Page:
The battle for No. 1 in the Pepperstone ATP Rankings is down to three players following Daniil Medvedev’s fourth-round loss at the US Open on…
The battle for No. 1 in the Pepperstone ATP Rankings is down to three players following Daniil Medvedev’s fourth-round loss at the US Open on Sunday evening against Nick Kyrgios. Rafael Nadal is in pole position to leave New York in the top spot, while Carlos Alcaraz and Casper Ruud still have an opportunity to climb to the top of men’s tennis’ mountain
ATP Rankings: Rafael Nadal favourite to become World No.1 again, Carlos Alcaraz, Casper Ruud aim top berth in three-way race during US Open – Check out
Alcaraz and Ruud must reach the final to have a chance to leave New York as World No. 1. If Nadal advances to the quarter-finals, he will force Alcaraz or Ruud to win the title.
Pepperstone ATP Live Rankings Round By Round
Nadal is in the best position in the battle for No. 1, but Alcaraz also controls his own destiny because he is on the same half of the draw as the lefty and could eliminate him in the semi-finals. If Nadal reaches the final at Flushing Meadows, he will leave New York as World No. 1. If Alcaraz and Ruud play in the US Open final, the winner will leave New York as a first-time World No. 1.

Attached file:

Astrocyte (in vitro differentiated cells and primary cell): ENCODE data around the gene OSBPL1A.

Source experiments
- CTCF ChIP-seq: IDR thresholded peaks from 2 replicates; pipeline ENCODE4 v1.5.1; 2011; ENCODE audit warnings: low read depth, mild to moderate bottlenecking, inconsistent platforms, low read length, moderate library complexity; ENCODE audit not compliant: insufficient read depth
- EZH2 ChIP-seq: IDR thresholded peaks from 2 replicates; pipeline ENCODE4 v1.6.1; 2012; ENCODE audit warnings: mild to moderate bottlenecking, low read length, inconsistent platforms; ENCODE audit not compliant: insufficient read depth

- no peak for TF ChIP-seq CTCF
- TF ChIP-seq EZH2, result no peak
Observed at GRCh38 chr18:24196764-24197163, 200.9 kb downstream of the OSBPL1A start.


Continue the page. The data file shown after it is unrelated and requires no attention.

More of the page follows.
If Alcaraz earns the top spot, he will become the youngest World No. 1 in the history of the Pepperstone ATP Rankings. If Ruud climbs to the pinnacle, he will become the first Norwegian to do so.
Ruud, who has already advanced to the quarter-finals, is up three spots to No. 4 in the Pepperstone ATP Live Rankings. Alcaraz is currently No. 5 in the live standings.
Entering the tournament, Medvedev and Stefanos Tsitsipas also had an opportunity to leave the season’s final major as World No. 1. It was not the first thing on Medvedev’s mind after his loss, but the 26-year-old is disappointed that he will relinquish the top spot.
“That’s not nice because honestly after such a match, when you lose in Grand Slam, look, I’m trying to look good here, but I’m disappointed. Not going to cry in the room, but I’m a little bit disappointed,” Medvedev said. “For [a] few days I’m going to be just a little bit sad, looking at my phone, my laptop or watching some series. It was not the first thing on my mind walking after the match, saying, ‘Damn, will not be the World No. 1 any more.’ I actually don’t know which place I will be…. But that’s motivation [to] try to do better.”